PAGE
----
The King Abdullah Economic City in Rabigh, which was built to house about 2 million people, hardly has 5,000 permanent residents, according to the Capital Economics report. The Kingdom ranks 94th out of 190 nations in the World Bank’s ranking in ease of doing business. Its ranking is way lower at 158, in trading across borders. Hence, for this project to be successful, Saudi Arabia will have to make a lot of changes to become business friendly.
Though the Crown Prince has promised that NEON will operate independently, without any interference from the “existing governmental framework”, investors will want to see it being implemented.
After all, it was only last month that the Saudi Arabia allowed women to drive, the last nation in the world to do so.
The Crown Prince, however, has promised that the oil-rich nation will be shifting to a more moderate version of Islam. If he follows his words with actions, then maybe he has a winner in his hands.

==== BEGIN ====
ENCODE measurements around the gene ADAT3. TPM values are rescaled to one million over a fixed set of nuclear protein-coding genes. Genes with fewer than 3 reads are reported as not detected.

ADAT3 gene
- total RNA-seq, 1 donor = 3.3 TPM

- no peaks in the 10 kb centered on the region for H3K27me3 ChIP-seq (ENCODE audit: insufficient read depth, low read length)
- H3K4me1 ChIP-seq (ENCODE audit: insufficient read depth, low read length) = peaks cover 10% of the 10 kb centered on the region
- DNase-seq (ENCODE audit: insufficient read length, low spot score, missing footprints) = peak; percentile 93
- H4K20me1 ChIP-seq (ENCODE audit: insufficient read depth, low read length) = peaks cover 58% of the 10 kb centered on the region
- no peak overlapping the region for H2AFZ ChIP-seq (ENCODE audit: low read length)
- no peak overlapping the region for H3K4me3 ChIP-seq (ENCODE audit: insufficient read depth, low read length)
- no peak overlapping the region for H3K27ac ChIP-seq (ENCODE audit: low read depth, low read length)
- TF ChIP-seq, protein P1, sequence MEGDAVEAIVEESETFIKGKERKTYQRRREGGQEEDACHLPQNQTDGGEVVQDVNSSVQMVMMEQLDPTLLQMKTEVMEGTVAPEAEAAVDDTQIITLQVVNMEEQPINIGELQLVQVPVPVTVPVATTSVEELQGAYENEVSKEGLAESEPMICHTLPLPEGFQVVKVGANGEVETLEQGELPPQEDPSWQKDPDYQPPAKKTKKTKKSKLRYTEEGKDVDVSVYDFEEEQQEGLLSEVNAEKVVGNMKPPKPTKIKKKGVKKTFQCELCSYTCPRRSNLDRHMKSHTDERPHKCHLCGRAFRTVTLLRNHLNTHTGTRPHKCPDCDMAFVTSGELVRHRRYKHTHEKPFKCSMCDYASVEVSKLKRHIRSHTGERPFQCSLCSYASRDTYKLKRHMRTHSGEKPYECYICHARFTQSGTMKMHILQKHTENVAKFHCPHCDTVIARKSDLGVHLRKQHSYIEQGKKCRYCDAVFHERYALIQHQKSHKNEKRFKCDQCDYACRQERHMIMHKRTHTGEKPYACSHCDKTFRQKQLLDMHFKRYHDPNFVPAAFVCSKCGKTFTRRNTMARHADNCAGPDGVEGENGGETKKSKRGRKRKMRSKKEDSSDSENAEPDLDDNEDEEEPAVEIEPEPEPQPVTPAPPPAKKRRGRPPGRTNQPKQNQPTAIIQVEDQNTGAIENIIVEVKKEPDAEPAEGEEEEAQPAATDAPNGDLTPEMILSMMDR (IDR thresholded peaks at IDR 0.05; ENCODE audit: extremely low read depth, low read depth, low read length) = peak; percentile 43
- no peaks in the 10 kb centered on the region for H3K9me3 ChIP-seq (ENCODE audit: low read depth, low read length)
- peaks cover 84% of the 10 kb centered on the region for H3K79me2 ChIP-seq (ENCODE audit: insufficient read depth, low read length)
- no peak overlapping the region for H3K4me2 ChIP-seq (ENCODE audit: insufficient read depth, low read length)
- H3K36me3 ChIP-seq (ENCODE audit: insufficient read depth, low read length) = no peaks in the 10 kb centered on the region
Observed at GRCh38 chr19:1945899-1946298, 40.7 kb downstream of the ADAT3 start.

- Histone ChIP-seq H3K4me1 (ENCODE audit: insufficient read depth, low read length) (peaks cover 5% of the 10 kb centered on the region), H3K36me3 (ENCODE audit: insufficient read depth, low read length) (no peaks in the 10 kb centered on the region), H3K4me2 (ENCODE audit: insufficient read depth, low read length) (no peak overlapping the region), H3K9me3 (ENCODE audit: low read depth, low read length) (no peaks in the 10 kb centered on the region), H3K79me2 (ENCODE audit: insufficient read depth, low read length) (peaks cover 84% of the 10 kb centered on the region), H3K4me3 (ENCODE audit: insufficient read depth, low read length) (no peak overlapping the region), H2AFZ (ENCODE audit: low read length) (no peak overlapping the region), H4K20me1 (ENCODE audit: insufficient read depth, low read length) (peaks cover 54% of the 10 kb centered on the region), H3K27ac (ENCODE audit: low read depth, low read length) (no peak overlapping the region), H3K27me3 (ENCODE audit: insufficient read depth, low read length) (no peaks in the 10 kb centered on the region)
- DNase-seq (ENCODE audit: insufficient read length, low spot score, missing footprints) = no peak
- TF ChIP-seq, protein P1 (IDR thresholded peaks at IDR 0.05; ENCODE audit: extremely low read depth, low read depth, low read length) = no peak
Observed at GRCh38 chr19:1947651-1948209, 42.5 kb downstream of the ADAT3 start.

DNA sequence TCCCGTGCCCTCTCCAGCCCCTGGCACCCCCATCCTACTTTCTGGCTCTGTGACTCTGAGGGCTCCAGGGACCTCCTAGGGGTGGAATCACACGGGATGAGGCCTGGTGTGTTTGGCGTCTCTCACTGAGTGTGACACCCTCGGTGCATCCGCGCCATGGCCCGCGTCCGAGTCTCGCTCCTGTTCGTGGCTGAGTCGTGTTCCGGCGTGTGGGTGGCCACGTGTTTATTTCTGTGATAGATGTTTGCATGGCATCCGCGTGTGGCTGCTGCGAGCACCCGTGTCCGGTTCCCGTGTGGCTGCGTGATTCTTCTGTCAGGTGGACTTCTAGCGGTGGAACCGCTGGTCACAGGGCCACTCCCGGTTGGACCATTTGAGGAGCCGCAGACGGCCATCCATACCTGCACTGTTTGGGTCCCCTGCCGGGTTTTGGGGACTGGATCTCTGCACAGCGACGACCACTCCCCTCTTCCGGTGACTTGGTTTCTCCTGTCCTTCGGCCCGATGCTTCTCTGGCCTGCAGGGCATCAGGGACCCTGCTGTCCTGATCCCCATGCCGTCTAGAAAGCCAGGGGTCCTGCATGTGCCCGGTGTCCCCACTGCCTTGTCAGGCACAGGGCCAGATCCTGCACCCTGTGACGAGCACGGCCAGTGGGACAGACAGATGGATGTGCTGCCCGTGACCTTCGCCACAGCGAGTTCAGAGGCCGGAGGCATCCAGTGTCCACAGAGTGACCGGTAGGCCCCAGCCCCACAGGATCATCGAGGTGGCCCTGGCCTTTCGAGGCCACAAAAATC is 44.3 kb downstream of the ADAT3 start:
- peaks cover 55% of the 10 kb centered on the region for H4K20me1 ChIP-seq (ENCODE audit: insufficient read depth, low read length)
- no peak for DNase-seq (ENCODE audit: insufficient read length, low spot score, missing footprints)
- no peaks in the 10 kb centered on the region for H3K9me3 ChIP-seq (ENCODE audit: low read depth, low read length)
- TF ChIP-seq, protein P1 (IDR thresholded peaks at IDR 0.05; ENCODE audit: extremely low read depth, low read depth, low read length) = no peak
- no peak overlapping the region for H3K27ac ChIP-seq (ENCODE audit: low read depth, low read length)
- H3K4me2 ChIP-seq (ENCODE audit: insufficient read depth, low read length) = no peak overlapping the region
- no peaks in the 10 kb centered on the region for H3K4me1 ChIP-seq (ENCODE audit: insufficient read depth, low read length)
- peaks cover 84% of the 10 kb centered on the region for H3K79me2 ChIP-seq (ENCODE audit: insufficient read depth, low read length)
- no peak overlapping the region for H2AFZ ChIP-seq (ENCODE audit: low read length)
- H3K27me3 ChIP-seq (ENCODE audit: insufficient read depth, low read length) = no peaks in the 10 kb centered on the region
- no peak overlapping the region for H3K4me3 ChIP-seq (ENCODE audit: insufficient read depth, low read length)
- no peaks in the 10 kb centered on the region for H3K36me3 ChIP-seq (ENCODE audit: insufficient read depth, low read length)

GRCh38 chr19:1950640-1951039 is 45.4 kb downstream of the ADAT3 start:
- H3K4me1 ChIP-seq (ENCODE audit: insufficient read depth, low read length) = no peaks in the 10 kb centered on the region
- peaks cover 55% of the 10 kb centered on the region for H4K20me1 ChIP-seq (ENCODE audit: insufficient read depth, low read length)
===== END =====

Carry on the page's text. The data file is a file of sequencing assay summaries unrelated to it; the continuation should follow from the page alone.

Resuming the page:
With all the technology being touted, will digital currencies also find a place in it?
This is just a thought, that if the city is being planned for dreamers, wouldn’t it be nice that instead of using the age-old fiat currencies, Saudi Arabia leads by example and allows only cryptocurrencies to be used in NEOM.
How can we benefit from this news?
As traders, we look for an opportunity in every news that we read. Though a long-term prospect, but a good one nonetheless.
The Tadawul All Share Index (TASI) of Saudi Arabia mirrors the performance of crude oil and rightly so. After all, the Kingdom gets a Lion’s share of its revenues from oil. Therefore, while most stock markets around the world are way above their 2007-2008 highs, Saudi Arabian stock markets are struggling.